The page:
- October 31, 2008 at 6:15 am #10358lancehoweParticipant
I’m a newcomer to the world of biology, and the biggest thing that has been frustrating me is enzymes. Not what they’re made of or what their function is. My question is how do they know to do it? For example, how does DNA Polymerase know when it is supposed to attach itself to DNA and begin the replication process? Is it just a chemical attraction? I don’t even know if its answerable at this stage, but its been bothering me so I’d thought I’d post the question.
- October 31, 2008 at 1:02 pm #86857mithParticipant
Minimization of energy and maximization of entropy.
- October 31, 2008 at 9:16 pm #86863biohazardParticipant
Briefly, what comes to DNA and replication (E. coli as an example model): there are several enzymes involved in the initiation. The enzyme complex recognizes the so-called origin of replication site by its typical nucleotide sequences (here several repeated sequences). These enzymes (I think there was 9 or so of them) open up the DNA helix and denature a small region of the DNA, thus making a "nick" on the strand. Next, other enzyme components form the replication fork. Several helicases and topoisomerases are involved here. Only after this DNA polymerase III takes the main responsibility of the replication, although still many other enzymes assist.
All in all, the process of DNA replication is amazingly complex and the underlying forces dictating the initial recognition of the origin and all subsequent enzyme activities are, like Mith said above, mediated via different chemical interactions. I think even today the exact mechanisms of how the cell regulates the DNA replication to take place only once per cell cycle are still somewhat unclear.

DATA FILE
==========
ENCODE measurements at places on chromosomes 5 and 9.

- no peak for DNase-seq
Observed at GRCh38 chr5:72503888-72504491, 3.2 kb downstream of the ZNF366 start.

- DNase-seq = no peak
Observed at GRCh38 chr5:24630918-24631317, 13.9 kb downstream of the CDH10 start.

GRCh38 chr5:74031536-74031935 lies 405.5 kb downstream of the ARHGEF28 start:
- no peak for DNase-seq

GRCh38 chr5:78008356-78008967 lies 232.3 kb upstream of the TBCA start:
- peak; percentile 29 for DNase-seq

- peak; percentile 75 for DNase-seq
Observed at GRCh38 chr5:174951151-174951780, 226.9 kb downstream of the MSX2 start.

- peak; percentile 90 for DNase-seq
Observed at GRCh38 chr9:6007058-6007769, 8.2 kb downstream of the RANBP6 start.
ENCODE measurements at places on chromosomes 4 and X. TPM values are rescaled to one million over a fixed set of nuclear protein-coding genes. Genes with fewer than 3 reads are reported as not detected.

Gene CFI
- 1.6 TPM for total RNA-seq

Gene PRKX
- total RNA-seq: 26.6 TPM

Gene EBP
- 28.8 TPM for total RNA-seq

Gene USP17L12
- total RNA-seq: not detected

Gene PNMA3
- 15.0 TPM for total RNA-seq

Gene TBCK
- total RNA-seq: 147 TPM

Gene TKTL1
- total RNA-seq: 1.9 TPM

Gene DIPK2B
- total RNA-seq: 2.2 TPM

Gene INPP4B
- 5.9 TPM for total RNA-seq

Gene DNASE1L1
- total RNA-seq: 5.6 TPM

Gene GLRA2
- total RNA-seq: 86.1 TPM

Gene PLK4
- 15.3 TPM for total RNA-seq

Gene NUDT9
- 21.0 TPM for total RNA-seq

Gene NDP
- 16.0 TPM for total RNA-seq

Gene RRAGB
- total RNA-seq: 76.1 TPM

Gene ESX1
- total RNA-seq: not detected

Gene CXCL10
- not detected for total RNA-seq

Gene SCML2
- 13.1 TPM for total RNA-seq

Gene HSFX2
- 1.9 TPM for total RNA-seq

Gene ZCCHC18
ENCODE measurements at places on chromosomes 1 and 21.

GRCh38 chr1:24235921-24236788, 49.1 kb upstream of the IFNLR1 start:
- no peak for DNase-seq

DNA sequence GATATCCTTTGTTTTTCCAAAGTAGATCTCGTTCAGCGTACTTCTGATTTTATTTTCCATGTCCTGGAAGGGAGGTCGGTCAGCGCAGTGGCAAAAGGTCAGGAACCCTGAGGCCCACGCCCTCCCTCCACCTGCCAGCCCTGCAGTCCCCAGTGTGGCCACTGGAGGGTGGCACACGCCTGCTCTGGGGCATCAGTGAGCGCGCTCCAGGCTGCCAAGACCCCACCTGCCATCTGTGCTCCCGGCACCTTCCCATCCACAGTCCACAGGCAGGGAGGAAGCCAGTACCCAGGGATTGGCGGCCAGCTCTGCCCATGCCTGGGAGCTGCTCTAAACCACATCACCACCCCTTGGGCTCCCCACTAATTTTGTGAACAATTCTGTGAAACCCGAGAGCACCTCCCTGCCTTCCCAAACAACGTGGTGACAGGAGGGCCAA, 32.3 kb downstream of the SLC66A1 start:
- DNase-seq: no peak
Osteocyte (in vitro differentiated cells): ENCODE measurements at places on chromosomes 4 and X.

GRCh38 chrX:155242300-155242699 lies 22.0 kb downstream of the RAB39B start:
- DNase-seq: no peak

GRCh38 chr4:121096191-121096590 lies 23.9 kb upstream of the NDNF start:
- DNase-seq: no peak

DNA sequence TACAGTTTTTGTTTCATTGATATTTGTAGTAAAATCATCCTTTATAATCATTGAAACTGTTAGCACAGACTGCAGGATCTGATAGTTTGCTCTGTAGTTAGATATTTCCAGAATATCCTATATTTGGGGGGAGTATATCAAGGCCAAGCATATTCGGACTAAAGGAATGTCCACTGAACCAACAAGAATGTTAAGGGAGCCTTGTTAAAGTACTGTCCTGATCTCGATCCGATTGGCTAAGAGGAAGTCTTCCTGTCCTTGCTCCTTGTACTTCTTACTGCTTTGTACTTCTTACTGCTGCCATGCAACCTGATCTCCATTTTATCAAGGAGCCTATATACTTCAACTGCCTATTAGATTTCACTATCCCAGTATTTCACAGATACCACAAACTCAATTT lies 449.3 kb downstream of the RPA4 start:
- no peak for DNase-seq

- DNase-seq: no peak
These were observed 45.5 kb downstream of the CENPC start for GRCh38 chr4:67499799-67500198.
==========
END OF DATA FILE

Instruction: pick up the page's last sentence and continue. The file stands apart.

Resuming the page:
- November 2, 2008 at 5:27 am #86879lancehoweParticipant
Its amazing the complexity of events that our bodies go through every day! Thanks for the responses, the answers were exactly what I needed.
- November 2, 2010 at 9:41 pm #102121
ahh, okay, so i got a questionn:
how do eukaryotes speed the process of replication-since they have multiple long chromosomes?
im confusedd? 🙄
- November 2, 2010 at 9:47 pm #102123
Why would they need to speed up?
They are slow growers. Compared to bacteria, I mean.
- November 2, 2010 at 9:50 pm #102124
thats what im confusedd about?
its a question on my worksheeet…
- November 2, 2010 at 10:04 pm #102125
Ok, I see what this slightly poorly worded questions leads too…
Let’s think about it that way: if you want to photocopy the whole collection of Harry Potter book. Which edition will be faster to copy:
a/ the seven part bound in one (ginormous and impracticable) book
b/ the edition coming in 7 different books
Remember you can have friends helping…
- November 2, 2010 at 10:12 pm #102126
uhhh…shoot, well in my opinion i’d say
uhmm..the all 7 in one? ughh.
im sorry im sort of blank about biology andd stuff.
gotta slowly explain things to me 😕
- November 2, 2010 at 10:15 pm #102127
Nope. Think of it has a logistic problem!
You one big book and your photocopy machine.
You, 6 friends each with one book, and each one of you in front of a different machine.